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The Debt Bubble

First we had the dot-com bubble, then the housing bubble and next on stage is the national debt bubble. The national debt has entered a bubble stage which will bring higher interest rates in its wake. In March 2010, the Congressional Budget Office (CBO) projected that the national debt would grow from 63% of Gross Domestic Product (GDP) in 2010 to 90% in 2020. CBO Director Doug Elmendorf has called this rapid projected increase an unacceptable threat to our nation's economy. Economists Kenneth Rogoff of Harvard and Carmen Reinhardt of the University of Maryland recently published a book indicating that a 90% debt/GDP ratio usually touches off a crisis. The last time the United States experienced such a debt level was during World War II.

While the CBO projection is grim, the reality may be worse. The CBO assumed that the annual growth of GDP during the coming decade would revert to its average over the past quarter century. Some prominent economists and investment managers argue that such an assumption is overly optimistic. Nobel Laureate Paul Krugman suggested in a May 2010 New York Times editorial that we are likely to face a lost decade with lower than normal growth and higher than normal unemployment. Bill Gross, the head of the largest bond mutual fund, has been widely cited for his thesis that the United States has entered a "new normal," where GDP growth will be sub-par for years to come. He has predicted GDP growth in the 2% range; while 3% is generally consider the minimum needed to achieve sustainable growth.

If Krugman and Gross are right, the debt/GDP ratio will reach 90% sooner, perhaps far sooner, than the CBO projects. Lower growth will result in significantly less tax revenue than projected by the CBO. Lower growth will also require higher than projected fiscal expenditures for a variety of support programs such as Medicaid.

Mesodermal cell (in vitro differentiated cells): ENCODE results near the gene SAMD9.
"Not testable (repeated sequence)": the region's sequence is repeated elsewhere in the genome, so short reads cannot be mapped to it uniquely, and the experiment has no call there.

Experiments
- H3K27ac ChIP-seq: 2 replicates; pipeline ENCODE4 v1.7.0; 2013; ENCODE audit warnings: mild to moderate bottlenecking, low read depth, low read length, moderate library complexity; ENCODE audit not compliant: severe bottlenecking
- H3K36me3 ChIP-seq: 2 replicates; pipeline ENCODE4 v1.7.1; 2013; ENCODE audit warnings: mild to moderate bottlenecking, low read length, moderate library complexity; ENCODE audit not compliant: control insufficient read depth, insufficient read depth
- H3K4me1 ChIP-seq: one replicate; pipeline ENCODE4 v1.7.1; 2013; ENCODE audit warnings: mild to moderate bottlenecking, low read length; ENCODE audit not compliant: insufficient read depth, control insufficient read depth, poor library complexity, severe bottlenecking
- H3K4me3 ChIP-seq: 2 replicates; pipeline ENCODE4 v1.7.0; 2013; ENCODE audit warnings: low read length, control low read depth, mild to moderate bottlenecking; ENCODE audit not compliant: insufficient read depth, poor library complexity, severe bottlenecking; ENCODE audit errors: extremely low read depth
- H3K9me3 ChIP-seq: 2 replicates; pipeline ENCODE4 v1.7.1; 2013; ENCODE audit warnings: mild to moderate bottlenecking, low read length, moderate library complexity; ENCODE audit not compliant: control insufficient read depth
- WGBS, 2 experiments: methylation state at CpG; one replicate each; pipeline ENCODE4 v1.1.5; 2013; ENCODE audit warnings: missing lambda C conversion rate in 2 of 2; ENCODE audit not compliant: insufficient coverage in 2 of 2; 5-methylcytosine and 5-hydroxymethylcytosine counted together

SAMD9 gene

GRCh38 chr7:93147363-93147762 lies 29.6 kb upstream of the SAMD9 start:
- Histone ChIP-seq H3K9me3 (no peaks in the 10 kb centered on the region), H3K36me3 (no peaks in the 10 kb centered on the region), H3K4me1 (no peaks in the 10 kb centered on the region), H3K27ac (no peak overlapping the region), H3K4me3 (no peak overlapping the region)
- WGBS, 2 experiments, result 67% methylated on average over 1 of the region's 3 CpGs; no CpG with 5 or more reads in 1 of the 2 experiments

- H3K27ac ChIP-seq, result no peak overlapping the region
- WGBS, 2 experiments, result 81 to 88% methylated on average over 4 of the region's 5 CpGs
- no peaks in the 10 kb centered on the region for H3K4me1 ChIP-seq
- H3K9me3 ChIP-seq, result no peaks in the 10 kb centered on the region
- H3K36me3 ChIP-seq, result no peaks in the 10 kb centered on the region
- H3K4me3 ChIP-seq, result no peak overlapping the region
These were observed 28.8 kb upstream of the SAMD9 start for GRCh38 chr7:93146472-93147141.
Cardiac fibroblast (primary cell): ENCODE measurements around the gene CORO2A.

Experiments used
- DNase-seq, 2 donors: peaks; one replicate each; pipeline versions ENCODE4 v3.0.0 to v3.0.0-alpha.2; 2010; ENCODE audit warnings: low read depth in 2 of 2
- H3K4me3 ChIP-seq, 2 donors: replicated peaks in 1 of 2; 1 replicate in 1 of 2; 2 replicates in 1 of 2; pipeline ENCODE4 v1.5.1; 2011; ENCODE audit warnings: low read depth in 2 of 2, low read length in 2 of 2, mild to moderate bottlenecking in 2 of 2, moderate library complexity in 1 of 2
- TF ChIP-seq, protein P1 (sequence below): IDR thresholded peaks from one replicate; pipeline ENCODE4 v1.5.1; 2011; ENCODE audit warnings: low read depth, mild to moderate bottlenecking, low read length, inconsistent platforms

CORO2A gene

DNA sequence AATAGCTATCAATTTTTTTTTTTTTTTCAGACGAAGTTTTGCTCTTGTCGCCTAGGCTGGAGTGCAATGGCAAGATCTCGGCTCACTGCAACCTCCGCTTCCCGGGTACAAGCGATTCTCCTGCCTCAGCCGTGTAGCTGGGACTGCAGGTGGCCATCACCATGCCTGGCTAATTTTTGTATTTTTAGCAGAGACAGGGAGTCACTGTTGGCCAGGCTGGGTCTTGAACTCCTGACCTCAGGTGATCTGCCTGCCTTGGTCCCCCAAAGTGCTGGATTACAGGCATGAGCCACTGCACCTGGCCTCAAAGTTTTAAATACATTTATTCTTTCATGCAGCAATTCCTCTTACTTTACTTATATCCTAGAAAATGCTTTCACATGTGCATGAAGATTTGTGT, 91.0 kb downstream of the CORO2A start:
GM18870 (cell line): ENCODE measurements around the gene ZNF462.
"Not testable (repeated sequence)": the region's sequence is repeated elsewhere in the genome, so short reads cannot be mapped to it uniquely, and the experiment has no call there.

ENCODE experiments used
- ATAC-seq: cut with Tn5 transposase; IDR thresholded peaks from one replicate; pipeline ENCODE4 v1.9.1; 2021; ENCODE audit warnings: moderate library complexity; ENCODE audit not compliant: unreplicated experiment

Political leaders across the ideological spectrum - President Obama, Federal Reserve Chair Ben Bernanke, Senator Mitch McConnell, former Federal Reserve Chair Paul Volker, Speaker Nancy Pelosi - have indicated that we must take on this debt crisis. However, meaningful solutions require inflicting pain by way of higher taxes and/or sizable spending cuts. Such solutions are politically toxic. Thus the response is likely to be inadequate.

President Obama, like his predecessors, has passed the ball to a commission instead of proposing a program. The commission seems unlikely to succeed. The Republican Party blocked congressional approval for the commission, forcing President Obama to create it by Executive Order. This opposition does not bode well for necessary Republican co-operation to implement the commission's proposals, especially since Republicans are likely to gain seats in the fall elections. Further, the requirement that 14 of the 18 commission members approve any proposal will make progress highly difficult. The most talked about proposal is a European-style value added tax. The creation of such an entirely new tax system on top of those currently in place is likely to be met with fierce opposition. At best, the Commission and Congress are likely to take half steps that will slow but not prevent the unacceptable growth in the debt/GDP ratio

Add a growing debt/GDP ratio to an inadequate response by Congress and the Executive, and the result is likely to be higher interest rates on government debt. Such higher rates will amount to a tax on the entire economy. Over the past decade foreign sources have been willing to take on an ever larger proportion of our national debt. To assure that they keep lending in the future, especially in an environment where the debt/GDP ratio is accelerating, the United States will likely have to offer higher interest rates. Further, as the debt/GDP ratio rises, both bond vigilantes and general investors will demand higher interest rates because of the increased risk such lending entails.

Focus on the debt/GDP ratio is intensifying. The Euro crisis has turned the spotlight on national debt problems. In the United States, public attention is likely to increasingly focus on the debt commission. The debt issue may dominate the mid-term elections this fall. All of this attention will broaden public awareness of the precarious nature of our national finances and the risk of higher interest rates.

The takeaway for investors: Two factors combine to suggest that bond rates in the coming decade must rise: (1) bottoming out of the federal funds cycle, from 20% in 1981 to near zero at present; (2) rapid growth in the debt/GDP ratio and the probability of an inadequate governmental response. As Bill Gross has indicated, "Bonds have seen their best days."


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